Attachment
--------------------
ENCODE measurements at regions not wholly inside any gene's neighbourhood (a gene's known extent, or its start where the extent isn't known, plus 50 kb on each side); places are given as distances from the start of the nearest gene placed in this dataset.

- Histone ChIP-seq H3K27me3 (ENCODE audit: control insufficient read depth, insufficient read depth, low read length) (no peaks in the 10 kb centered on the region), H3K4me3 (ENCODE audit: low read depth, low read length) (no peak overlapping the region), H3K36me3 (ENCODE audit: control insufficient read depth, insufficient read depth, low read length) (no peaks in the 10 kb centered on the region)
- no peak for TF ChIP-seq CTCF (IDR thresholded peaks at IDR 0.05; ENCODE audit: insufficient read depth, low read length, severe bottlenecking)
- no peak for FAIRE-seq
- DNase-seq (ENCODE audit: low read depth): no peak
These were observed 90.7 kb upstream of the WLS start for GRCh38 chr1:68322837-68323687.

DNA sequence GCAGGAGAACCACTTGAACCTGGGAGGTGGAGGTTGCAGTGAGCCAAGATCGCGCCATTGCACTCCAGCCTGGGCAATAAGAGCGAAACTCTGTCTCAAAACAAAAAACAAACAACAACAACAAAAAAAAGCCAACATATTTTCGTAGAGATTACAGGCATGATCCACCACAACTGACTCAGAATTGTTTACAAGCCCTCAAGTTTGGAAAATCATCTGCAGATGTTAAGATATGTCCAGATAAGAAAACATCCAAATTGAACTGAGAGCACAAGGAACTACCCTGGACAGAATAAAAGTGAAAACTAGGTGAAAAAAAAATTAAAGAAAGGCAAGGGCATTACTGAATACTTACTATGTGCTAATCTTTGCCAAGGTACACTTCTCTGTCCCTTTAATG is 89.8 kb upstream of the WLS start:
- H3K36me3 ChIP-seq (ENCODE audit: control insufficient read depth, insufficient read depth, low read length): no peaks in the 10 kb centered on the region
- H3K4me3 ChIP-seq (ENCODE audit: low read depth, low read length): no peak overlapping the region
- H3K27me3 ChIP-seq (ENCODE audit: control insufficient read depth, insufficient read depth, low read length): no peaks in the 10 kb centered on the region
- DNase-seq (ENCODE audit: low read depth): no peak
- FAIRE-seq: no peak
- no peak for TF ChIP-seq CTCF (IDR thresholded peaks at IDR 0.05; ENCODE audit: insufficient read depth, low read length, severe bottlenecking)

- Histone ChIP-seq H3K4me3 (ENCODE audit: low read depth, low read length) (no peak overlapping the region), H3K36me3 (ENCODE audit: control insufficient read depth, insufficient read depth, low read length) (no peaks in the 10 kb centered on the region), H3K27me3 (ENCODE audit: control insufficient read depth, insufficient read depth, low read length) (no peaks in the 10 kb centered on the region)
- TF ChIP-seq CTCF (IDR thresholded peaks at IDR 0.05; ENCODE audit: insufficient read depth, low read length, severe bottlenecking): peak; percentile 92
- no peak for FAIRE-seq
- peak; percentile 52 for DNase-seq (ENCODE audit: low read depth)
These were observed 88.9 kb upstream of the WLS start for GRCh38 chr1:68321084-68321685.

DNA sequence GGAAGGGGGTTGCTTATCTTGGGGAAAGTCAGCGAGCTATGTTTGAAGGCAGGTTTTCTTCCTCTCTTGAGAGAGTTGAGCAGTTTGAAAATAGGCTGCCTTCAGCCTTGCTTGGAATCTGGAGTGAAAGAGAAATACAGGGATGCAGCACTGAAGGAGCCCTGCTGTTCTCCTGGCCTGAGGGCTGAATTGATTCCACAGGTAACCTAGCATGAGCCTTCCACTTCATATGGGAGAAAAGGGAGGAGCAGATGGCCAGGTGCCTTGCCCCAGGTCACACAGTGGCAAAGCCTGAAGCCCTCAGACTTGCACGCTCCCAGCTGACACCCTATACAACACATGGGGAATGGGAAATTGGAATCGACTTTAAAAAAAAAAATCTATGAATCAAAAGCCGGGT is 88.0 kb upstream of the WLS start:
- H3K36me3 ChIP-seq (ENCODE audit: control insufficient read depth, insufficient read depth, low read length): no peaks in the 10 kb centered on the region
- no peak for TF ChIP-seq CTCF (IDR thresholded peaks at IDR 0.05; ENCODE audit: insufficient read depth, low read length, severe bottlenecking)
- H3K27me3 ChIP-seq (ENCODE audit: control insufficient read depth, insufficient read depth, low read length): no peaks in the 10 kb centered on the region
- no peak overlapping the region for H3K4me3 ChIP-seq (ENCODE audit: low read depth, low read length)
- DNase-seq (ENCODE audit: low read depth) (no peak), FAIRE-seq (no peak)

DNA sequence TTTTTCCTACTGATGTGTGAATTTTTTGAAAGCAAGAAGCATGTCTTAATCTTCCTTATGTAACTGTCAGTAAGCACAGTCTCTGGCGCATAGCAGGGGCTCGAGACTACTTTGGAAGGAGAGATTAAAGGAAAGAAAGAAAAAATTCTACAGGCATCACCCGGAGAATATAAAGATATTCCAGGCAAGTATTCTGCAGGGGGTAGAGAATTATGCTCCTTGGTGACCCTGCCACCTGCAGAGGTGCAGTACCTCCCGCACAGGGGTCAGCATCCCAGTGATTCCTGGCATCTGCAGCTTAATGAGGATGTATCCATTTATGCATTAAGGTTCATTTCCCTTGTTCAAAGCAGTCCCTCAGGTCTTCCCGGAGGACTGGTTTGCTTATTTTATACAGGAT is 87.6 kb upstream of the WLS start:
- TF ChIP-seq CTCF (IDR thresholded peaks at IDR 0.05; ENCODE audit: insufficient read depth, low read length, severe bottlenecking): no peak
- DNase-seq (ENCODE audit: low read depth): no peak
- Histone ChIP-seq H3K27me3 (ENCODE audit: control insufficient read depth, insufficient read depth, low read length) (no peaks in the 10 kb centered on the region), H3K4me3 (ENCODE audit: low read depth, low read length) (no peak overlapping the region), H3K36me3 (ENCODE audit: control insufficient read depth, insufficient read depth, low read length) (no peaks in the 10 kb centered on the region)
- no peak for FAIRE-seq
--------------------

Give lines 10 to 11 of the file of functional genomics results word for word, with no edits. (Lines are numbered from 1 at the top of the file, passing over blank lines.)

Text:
- H3K27me3 ChIP-seq (ENCODE audit: control insufficient read depth, insufficient read depth, low read length): no peaks in the 10 kb centered on the region
- DNase-seq (ENCODE audit: low read depth): no peak